At the tail end of this year’s Gilbane conference was a topic that, no matter which industry you’re in, should be at the top of your list of priorities: Delivering Customer Experience in Challenging Times. Or, as we like to put it, How to Keep Getting Money out of Penny-Pinching People.

Moderating the panel was Leonor Ciarlone a Lead Analyst in Content Globalization at Gilbane Group, and speakers were Nic McMahon, VP Global Technology Solutions, Lionbridge and Natasja Paulssen, a partner at Ordina Consulting.

The Post 2.0 Content Revolution

McMahon kicked off the discussion by stating that when it comes to present day, our new approach should be about addressing the new content paradigm. One undeniable fact is that the Long Tail concept is allowing information to spread at a much quicker rate.

It’s spreading so quick, in fact, that, as McMahon says, it’s essential for businesses hoping to gain international success to communicate in 127 languages, give or take a few. At least, they should if they plan to reach their full potential. 

Who's responsible? Well, that's easy. Call it what you want: Web 2.0, the Social Media Phenomenon, etc. Whatever it is, it’s huge and it’s full of people constantly chatting with each other and bringing in new information -- both relevant and non relevant. For businesses, this means new customers, new communities, new content, new demands.

Unfortunately, a boom such as this means businesses no longer have the ability to provide intimate, one-on-one assistance for every single customer in their base, so a natural alternative for sustaining their relationships is to provide a product that is so irresistibly wonderful, easy to use and self explanatory that people can’t help but fall in love and stay in love.

It’s about constantly improving customer experience. One easy way to do that is to throw a bunch of cash into a project, test a bunch of stuff and throw more cash at whatever works the best, but unfortunately, at the other end of today's spectrum is financial crisis.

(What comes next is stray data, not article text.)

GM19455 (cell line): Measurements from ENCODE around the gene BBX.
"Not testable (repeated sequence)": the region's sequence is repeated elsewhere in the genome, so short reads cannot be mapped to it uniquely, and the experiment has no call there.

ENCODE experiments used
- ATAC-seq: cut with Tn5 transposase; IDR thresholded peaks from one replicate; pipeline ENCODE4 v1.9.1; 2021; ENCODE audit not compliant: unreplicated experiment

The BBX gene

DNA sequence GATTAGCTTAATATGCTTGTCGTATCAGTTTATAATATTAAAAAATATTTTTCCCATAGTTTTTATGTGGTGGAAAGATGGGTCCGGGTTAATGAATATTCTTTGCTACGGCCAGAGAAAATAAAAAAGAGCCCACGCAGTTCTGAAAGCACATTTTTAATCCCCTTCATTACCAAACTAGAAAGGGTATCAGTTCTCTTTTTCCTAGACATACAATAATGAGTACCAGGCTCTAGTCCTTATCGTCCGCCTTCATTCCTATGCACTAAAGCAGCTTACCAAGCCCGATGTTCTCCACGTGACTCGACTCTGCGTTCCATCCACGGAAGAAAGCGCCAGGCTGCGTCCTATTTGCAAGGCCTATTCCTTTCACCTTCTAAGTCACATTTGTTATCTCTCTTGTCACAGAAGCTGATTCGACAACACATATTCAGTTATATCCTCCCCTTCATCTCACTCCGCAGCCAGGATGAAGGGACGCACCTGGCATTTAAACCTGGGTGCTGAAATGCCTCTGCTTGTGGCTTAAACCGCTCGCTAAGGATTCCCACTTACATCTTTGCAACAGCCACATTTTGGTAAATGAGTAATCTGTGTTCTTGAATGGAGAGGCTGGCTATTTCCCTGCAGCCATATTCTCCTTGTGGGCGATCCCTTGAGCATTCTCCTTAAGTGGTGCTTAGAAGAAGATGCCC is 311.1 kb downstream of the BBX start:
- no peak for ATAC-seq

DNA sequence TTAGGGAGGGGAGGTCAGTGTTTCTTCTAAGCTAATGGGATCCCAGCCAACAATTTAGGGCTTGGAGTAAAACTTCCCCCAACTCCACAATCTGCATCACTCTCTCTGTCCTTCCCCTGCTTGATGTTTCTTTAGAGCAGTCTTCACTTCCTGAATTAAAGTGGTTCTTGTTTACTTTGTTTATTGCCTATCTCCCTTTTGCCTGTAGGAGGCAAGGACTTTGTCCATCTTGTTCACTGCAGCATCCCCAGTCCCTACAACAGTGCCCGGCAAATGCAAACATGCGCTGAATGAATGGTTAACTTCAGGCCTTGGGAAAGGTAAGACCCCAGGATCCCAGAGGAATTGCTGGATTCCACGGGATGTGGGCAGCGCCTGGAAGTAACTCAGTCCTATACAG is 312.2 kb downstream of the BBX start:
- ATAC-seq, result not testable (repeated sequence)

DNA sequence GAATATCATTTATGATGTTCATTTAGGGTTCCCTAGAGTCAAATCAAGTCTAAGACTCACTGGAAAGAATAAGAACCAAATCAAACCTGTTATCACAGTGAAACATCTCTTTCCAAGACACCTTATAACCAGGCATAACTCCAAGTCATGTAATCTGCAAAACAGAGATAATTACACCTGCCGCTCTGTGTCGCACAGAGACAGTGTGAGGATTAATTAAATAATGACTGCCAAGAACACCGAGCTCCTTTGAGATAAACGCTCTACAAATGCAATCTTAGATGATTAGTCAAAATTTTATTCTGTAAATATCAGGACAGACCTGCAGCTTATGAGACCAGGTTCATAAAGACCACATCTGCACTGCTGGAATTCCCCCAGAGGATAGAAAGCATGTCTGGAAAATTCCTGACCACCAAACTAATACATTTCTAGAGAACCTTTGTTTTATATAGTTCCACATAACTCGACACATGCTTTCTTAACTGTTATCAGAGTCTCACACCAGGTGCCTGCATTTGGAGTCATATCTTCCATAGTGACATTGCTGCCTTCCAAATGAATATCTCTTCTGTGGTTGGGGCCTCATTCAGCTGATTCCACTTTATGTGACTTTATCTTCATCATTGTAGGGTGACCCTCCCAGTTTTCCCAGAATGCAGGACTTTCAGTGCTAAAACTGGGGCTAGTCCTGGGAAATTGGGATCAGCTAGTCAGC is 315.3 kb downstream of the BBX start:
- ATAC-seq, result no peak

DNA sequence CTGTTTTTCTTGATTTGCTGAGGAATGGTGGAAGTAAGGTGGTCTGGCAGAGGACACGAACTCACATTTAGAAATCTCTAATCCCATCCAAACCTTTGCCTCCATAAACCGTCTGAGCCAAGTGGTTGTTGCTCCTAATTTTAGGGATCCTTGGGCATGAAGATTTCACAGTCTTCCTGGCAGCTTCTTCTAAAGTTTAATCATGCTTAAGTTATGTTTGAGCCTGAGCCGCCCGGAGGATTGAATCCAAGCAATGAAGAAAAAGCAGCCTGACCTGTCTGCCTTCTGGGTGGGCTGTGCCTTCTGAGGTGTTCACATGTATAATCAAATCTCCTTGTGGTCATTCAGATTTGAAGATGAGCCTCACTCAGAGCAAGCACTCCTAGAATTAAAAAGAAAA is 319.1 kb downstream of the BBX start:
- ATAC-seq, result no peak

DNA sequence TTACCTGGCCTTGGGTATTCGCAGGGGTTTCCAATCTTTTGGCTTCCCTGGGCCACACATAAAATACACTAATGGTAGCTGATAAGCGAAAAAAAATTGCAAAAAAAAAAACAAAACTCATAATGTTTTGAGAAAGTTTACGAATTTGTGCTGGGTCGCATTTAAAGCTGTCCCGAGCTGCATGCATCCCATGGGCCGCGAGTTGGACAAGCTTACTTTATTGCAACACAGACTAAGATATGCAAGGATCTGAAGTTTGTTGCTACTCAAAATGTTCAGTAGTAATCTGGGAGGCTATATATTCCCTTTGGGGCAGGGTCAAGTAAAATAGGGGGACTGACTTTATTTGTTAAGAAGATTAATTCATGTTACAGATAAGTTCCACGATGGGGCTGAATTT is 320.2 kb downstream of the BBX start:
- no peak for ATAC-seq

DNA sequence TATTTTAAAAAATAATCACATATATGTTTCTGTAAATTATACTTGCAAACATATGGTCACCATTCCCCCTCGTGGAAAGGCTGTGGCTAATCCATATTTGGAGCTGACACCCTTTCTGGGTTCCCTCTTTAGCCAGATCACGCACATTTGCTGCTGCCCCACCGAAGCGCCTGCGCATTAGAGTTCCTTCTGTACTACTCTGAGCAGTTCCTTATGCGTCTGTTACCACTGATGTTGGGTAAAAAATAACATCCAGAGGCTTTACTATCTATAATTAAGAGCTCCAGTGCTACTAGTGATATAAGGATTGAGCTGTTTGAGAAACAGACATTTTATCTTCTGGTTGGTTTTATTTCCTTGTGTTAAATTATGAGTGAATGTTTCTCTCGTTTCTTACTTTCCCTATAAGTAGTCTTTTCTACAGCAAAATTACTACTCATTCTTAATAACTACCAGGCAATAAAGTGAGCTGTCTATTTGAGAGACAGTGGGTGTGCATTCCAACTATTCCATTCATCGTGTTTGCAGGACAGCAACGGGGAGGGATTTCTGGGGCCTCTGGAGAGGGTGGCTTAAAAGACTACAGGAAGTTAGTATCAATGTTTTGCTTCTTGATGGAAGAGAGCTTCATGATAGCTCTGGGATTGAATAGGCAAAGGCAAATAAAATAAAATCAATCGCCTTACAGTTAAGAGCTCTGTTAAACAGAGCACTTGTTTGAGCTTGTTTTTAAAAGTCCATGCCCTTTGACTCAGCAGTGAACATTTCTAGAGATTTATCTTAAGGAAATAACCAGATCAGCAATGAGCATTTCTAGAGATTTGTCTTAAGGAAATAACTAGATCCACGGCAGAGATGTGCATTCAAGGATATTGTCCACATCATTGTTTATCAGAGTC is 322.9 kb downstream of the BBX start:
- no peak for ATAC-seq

“Customer expectations are essential," says McMahon. Just because we’re having challenging times, doesn’t mean they’ll lower their expectations." So how do we deal?

Think Globally, Act Locally

It's a simple concept, really. Both McMahon and Paulssen explained that you can test things locally, or on a small scale, and use the information boom to get your product out there once you have it down right.

"The market is rapid, and what we’ve seen is that tactics haven’t been kept in line. It’s not changing from human based localization services, when it should be," explained McMahon. "You have to move right back to square one and think about a post 2.0 environment. Ultimately, shift to a model that creates a small infrastructure that will empower the local market."

McMahon asked the audience how many people were working for businesses translating in 5 languages or more. Nobody raised their hand. The air suddenly became very heavy.

"The essence of today is to listen and act," said Paulssen. "You have to have your ears out into the market, but if you’re global, that can be hard because the world is talking to you in all languages. You must have the infrastructure to deal with that."

One member of the audience asked for an example of a company that's acting intelligently under our current economic conditions, and McMahon seemed pretty taken with Microsoft: 

"Microsoft is a preeminent example of a company reacting to globalization with total maturity," he explained. "They’ve got an effective model. When they tend to do projects, they do them in partnership. This is essential. They also listen to virtually anything. They let you talk, pitch, share your insight, etc. When we first did MTM projects with Microsoft, nobody knew the value, but neither side gave up. They’ve always been very good about opening up a dialogue and establishing what’s there. Opening yourself up to the entire supply chain is a commodity that’s often overlooked." 

Though we've seen panels this week that were coming from opposite ends of the field, McMahon and Paulssen were definitely playing for the same team, and we think that team is called Collaboration.

"Depend on each other," Paulssen added. "To me, the most important part of the 2.0 movement is that you have to depend on each other. People provide the information, not machines."